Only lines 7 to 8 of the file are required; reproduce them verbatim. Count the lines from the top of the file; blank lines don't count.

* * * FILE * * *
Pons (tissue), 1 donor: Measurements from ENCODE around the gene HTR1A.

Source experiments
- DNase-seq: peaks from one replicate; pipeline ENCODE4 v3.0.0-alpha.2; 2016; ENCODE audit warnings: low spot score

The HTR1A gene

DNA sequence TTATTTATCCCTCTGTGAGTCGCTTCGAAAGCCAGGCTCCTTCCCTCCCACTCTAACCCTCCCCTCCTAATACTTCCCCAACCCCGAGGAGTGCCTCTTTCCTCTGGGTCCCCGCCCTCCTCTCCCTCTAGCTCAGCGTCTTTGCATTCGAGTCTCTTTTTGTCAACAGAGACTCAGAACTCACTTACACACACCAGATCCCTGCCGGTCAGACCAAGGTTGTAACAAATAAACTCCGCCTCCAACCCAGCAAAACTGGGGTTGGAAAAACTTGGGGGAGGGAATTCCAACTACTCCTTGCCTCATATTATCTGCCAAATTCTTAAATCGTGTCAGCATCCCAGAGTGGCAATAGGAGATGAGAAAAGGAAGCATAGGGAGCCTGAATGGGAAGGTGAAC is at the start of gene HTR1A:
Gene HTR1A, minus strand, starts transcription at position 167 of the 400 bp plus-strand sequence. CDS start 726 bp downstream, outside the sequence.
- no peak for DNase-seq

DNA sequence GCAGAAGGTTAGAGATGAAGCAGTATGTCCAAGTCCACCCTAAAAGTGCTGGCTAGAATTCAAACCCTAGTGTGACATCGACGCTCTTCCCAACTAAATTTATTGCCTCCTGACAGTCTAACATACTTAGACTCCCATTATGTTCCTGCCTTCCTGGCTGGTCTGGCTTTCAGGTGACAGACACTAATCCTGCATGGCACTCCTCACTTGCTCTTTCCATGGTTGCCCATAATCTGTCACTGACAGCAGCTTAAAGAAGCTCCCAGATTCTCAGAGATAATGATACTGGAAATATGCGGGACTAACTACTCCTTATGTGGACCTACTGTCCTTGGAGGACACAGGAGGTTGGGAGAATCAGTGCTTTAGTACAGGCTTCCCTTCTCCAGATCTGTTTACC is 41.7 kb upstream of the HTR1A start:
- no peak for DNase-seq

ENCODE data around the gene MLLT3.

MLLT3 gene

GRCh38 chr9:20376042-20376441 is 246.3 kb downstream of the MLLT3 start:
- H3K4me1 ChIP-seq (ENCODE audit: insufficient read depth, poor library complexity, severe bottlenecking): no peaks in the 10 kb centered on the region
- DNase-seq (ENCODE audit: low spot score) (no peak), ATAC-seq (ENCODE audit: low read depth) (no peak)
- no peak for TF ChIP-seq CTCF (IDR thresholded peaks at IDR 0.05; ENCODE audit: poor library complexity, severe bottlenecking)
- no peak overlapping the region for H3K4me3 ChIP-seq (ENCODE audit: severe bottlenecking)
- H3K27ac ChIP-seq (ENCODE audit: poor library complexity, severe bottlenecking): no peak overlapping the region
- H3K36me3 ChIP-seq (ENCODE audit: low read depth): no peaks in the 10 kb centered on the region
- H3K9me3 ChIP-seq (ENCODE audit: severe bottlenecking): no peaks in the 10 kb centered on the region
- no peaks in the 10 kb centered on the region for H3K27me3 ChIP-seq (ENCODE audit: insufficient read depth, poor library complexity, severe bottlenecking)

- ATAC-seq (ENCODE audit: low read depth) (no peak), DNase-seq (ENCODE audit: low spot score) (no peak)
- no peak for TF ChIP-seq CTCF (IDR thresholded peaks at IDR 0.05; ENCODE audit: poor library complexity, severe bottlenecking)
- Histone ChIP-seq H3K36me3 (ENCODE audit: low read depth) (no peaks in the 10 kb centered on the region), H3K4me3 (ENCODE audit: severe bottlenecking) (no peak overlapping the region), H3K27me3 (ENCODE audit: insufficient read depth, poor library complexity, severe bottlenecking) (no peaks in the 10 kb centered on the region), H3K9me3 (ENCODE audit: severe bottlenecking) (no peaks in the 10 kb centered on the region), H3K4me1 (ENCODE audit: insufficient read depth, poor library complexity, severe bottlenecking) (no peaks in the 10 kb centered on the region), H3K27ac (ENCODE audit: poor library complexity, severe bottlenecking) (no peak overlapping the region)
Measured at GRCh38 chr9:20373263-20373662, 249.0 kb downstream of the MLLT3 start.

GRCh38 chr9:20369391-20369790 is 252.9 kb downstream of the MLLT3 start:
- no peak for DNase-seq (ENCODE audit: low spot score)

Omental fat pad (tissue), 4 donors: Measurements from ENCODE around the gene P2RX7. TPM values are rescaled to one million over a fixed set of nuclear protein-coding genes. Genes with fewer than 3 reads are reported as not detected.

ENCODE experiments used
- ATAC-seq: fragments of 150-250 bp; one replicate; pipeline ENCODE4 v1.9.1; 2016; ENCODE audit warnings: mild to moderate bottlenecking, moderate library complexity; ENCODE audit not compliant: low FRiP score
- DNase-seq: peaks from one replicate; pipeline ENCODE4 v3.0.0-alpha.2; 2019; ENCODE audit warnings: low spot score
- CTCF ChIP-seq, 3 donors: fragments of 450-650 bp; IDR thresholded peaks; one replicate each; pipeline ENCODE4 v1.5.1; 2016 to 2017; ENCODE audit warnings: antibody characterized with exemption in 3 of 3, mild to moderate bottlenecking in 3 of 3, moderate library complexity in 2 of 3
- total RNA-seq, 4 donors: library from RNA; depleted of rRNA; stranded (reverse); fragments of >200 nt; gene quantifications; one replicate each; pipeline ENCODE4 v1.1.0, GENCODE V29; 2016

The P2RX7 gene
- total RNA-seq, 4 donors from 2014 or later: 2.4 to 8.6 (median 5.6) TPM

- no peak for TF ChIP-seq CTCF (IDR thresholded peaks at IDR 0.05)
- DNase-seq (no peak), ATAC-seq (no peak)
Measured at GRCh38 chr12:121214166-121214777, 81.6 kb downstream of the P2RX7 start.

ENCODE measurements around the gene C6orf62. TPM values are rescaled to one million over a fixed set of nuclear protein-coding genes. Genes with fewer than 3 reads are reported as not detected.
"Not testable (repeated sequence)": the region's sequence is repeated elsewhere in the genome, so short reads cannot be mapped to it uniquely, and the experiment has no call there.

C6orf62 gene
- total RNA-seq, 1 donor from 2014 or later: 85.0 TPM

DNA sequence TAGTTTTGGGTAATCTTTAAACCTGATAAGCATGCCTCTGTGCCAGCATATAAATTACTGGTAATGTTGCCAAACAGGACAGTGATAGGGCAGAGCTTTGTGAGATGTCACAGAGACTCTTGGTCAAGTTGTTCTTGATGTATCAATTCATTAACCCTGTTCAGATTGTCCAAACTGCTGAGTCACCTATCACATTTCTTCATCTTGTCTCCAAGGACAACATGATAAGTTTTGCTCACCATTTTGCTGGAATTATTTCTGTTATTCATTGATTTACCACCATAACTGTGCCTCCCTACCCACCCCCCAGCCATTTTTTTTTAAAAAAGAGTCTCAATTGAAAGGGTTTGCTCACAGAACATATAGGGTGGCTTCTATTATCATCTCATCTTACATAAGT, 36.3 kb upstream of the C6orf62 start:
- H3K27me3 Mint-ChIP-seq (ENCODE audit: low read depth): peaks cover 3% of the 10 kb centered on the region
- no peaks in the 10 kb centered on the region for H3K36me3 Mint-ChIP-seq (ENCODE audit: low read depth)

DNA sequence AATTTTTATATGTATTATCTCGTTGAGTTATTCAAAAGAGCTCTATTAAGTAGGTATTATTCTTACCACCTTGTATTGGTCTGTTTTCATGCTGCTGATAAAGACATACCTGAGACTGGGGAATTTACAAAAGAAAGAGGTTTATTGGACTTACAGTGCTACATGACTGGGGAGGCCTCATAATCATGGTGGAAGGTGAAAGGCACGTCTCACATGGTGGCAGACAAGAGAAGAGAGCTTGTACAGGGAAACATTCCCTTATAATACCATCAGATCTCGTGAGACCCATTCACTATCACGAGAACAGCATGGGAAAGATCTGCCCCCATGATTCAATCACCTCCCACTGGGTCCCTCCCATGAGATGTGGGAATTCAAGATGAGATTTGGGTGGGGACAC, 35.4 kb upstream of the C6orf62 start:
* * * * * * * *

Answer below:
- no peak for DNase-seq

DNA sequence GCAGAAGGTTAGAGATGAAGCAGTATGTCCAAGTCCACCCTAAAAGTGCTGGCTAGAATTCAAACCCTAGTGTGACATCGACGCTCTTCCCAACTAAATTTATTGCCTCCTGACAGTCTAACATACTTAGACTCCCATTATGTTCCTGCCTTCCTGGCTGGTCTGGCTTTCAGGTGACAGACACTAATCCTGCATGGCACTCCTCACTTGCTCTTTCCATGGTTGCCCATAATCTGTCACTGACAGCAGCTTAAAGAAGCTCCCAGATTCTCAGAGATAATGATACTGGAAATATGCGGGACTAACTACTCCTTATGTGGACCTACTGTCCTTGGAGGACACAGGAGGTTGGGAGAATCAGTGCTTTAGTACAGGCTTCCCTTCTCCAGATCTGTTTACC is 41.7 kb upstream of the HTR1A start: